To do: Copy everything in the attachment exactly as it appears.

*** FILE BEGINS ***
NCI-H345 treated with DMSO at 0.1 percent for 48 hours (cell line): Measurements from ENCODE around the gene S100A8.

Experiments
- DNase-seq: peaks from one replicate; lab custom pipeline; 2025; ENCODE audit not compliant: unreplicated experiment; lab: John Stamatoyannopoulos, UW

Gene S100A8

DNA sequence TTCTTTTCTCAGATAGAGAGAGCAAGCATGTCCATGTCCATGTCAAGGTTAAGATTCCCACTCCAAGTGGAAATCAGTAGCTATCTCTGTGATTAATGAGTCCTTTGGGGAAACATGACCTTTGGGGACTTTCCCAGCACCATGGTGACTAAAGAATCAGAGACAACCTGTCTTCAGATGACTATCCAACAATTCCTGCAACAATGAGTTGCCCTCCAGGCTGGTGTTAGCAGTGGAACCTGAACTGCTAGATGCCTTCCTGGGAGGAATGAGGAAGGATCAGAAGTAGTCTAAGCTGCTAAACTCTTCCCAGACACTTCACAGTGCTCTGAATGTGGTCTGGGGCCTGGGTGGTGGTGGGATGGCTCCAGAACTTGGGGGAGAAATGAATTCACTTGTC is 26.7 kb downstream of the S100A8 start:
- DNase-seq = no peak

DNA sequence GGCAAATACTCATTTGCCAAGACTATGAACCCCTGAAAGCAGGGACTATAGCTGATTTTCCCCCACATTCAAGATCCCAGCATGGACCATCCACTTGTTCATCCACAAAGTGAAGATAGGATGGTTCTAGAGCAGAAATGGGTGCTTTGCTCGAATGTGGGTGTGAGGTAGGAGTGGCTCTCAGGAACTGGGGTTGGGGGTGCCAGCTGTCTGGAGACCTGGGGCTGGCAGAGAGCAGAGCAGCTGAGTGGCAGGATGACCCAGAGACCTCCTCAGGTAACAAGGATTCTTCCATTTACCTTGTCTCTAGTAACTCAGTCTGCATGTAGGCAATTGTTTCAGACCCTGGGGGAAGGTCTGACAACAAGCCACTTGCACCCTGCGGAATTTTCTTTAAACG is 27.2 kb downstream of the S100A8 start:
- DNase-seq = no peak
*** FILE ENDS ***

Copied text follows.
NCI-H345 treated with DMSO at 0.1 percent for 48 hours (cell line): Measurements from ENCODE around the gene S100A8.

Experiments
- DNase-seq: peaks from one replicate; lab custom pipeline; 2025; ENCODE audit not compliant: unreplicated experiment; lab: John Stamatoyannopoulos, UW

Gene S100A8

DNA sequence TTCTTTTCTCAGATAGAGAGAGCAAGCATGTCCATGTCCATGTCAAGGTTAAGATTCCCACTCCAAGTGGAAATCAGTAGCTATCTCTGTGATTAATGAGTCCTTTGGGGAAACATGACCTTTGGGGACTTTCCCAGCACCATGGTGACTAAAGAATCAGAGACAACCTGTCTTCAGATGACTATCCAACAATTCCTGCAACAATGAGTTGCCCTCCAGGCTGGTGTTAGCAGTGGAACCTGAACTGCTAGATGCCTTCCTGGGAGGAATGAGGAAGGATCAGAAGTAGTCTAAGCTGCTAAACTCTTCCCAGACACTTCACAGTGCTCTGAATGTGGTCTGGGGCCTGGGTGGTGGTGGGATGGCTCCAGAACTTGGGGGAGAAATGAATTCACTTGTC is 26.7 kb downstream of the S100A8 start:
- DNase-seq = no peak

DNA sequence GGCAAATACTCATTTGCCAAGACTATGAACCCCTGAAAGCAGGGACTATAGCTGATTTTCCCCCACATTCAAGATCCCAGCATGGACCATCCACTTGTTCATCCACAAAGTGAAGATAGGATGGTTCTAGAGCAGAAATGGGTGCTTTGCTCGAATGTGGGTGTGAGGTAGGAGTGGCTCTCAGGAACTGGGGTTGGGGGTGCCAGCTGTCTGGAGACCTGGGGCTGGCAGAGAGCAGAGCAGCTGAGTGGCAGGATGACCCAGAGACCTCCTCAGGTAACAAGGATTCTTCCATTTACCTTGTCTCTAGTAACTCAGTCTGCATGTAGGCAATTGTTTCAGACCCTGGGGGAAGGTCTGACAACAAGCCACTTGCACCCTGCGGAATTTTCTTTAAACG is 27.2 kb downstream of the S100A8 start:
- DNase-seq = no peak